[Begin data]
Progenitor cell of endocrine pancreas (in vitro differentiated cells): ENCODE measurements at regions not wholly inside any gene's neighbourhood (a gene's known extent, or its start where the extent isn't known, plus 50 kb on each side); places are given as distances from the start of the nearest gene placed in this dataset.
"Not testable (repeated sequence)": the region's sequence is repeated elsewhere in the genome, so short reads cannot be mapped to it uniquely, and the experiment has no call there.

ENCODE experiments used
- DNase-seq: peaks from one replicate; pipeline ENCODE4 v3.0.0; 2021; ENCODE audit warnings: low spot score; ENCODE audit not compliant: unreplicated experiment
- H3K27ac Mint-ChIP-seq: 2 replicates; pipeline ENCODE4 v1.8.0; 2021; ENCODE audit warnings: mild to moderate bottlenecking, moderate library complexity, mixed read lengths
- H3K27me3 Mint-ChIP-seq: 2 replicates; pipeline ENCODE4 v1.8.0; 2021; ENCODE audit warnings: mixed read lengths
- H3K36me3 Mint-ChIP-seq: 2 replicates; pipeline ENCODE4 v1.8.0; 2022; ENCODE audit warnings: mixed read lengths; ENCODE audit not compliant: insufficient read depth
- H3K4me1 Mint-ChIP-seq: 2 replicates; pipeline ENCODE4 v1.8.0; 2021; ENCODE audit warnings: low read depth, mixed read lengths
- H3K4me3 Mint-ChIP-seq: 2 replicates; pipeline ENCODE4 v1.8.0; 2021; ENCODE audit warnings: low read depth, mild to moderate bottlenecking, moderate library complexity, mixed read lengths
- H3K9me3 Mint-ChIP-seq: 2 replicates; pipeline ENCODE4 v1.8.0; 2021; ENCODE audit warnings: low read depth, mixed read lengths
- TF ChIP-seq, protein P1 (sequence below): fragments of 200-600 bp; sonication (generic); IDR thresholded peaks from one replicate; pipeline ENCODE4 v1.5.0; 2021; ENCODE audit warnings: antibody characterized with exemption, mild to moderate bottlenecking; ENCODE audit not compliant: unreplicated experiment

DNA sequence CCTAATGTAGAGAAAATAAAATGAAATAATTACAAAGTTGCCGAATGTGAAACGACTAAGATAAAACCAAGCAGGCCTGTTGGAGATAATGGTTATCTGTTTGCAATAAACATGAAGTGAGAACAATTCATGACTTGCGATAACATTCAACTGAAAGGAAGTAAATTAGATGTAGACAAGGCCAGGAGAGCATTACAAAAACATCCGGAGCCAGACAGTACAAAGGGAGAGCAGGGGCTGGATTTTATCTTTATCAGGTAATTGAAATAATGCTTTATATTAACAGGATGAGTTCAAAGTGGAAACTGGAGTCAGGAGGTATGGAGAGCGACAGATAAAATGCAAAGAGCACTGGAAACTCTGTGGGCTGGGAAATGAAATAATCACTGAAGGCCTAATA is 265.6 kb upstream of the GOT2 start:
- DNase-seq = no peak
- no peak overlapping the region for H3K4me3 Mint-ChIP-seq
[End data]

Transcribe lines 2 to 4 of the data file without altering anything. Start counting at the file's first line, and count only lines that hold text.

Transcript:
"Not testable (repeated sequence)": the region's sequence is repeated elsewhere in the genome, so short reads cannot be mapped to it uniquely, and the experiment has no call there.

ENCODE experiments used
- DNase-seq: peaks from one replicate; pipeline ENCODE4 v3.0.0; 2021; ENCODE audit warnings: low spot score; ENCODE audit not compliant: unreplicated experiment